I’ve been using SVN in the command line for a while now, in multiple OS’s. But usually, for major coding projects, I prefer something lighter, more integrated… basically a plug-in for an IDE or a simple GUI-based SVN client. So recently I go to look over the available SVN clients that also offer a GUI in MacOS… and there are actually a couple of them!
So, I like to keep it short. Commercial SVN clients for Mac: Cornerstone, Versions, SmartSVN. Freeware alternative: svnX. Based on the tests I’ve done up until now with the demo versions and freeware, I’d have to say that Cornerstone and SmartSVN seem to be worth their money. While Versions works nicely and has a very appealing design, I simply can’t work with it the way I’d expect to. As for svnX, it’s quite simple and lite, which isn’t bad, but there still are some issues with it—I managed to freeze it up multiple times.
Each folder on MacOS has a hidden .DS_Store file. This file in created by the Finder to keep track of folder view options, icon positions, and other visual information about folders. A separate .DS_Store file is created in each directory to store information about that directory, so you’ll find them appearing all over the directory tree, in pretty much every folder you’ve visited with the OS X Finder. You can find out more about the .DS_Store files here.
Interested in other hidden files on Mac? Look here.
I write before about the fact that on MacOS there’s no possibility to cut & paste, so basically move, a file from one drive to another. Well, it seems there’s an exception to this, and that is when you want to move a file by drag and drop. If you hold the Command key pressed while dragging the file, at the drop the original file will be automatically deleted. Pretty sweet. Now I just need the same functionality for keyboard shortcuts exclusively.
NOTE: Cut & Paste is still available through Command+X and Command+V for text, of course.
Yes, there are shortcuts for capturing the screen or a selection on Mac too.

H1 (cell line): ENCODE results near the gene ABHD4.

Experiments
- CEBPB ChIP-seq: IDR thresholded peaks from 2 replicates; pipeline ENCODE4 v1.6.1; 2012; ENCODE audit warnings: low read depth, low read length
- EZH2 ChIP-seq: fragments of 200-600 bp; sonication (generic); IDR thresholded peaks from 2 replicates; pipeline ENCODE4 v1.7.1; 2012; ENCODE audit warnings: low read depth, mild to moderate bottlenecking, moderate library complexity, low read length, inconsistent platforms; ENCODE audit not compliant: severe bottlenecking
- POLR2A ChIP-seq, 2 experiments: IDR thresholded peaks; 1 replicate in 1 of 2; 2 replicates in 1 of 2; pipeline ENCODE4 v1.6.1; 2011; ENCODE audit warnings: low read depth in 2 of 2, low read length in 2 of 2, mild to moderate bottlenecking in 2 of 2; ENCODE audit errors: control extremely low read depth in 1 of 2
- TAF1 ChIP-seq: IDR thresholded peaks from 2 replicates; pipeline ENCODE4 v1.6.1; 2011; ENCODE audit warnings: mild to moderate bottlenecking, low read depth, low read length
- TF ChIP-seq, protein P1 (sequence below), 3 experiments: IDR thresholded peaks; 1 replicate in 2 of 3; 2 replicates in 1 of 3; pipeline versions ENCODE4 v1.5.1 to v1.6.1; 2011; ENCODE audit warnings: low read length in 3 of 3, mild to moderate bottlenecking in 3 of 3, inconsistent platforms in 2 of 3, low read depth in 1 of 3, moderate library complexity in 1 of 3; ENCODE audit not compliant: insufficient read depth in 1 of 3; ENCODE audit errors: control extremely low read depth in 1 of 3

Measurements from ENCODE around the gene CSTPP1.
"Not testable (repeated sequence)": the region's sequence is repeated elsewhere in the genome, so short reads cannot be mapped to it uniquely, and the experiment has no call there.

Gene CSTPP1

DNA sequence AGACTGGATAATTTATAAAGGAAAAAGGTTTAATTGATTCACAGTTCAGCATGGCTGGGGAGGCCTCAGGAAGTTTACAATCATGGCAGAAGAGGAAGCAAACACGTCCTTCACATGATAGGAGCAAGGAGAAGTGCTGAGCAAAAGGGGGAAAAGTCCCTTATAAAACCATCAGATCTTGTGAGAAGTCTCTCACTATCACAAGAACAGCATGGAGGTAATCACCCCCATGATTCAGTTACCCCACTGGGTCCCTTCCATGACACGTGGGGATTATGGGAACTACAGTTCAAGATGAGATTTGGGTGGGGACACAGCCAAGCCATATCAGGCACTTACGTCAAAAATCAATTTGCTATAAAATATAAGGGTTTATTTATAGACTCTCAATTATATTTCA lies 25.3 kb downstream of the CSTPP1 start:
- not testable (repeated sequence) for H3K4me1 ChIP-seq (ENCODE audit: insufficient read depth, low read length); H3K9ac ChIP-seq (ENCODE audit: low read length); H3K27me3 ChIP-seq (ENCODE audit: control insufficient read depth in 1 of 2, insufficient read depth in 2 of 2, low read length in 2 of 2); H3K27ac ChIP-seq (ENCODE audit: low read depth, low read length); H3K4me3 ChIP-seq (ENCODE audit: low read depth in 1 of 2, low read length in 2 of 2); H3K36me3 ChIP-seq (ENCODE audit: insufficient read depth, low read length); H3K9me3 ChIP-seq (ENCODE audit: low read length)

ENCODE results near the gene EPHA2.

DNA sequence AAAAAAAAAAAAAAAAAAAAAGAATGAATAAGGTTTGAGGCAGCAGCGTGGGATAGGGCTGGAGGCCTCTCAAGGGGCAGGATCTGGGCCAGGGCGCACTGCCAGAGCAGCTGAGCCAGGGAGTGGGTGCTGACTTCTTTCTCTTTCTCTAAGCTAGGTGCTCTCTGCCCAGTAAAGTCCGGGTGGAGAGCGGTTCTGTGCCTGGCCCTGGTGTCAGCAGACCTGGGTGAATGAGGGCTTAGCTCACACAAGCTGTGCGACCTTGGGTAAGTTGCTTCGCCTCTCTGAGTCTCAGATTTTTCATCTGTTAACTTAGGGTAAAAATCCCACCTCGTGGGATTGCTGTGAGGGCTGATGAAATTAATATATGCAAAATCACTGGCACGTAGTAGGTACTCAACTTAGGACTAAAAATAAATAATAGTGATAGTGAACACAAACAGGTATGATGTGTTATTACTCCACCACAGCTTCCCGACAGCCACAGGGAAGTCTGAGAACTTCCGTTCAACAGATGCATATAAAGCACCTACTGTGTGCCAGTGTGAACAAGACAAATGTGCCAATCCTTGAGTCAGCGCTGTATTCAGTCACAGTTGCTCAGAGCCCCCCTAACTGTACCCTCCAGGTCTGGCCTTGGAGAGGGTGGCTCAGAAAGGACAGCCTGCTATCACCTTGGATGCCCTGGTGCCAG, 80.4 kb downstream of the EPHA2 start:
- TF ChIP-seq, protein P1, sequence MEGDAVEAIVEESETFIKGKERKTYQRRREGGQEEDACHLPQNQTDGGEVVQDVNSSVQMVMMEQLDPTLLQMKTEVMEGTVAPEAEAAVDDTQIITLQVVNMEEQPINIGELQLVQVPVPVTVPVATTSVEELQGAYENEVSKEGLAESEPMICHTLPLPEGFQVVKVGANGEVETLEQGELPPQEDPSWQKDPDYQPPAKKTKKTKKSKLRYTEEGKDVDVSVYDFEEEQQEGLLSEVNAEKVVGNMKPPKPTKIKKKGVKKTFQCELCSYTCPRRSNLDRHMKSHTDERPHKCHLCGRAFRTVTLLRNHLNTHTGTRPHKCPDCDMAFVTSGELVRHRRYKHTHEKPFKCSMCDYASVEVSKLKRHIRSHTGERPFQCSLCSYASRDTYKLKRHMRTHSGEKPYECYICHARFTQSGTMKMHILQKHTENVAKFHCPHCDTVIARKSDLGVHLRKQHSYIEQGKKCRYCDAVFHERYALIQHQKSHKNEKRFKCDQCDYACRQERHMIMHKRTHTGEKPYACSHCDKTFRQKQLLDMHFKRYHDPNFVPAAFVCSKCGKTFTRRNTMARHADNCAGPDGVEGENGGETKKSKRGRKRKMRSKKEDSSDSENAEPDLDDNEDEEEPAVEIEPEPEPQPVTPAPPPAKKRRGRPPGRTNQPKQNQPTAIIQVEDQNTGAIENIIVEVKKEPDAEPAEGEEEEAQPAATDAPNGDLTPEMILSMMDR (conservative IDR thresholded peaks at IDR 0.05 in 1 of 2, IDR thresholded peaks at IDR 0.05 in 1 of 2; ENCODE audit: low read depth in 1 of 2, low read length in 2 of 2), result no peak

Command + Shift + 3 - capture the entire display screen to a file
Command + Shift + 4 - capture a selection of the screen to a file
Command + Control + Shift + 3 - capture the entire display screen to the clipboard
Command + Control + Shift + 4 - capture a selection of the screen to the clipboard
Can we reverse engineer the human brain? Some say yes, and even so early as in 10 years from now. And there’s important research being done in that direction too, at EPFL for example. In the mean time, here are the main ideas:
Here are a couple of extra videos from the Blue Brain project, visualizing the neurons and their structure in a way that gives you (well, at least me right now) a lot of new information and insight.
Most of you using Macs might know that TextEdit, and actually any application that allows text editing/writing on MacOS, support spell-checking by underlining falsely spelled words with a red doted/dashed line.
But what some of you might not yet know is that, when typing a word you can get suggestions for the spelling from MacOS, by hitting Option+Escape. Try and type for example “app” and hit the key combination. As a result, a drop down list will give you all the words that start with “app” and now you can simply select one. Useful, right?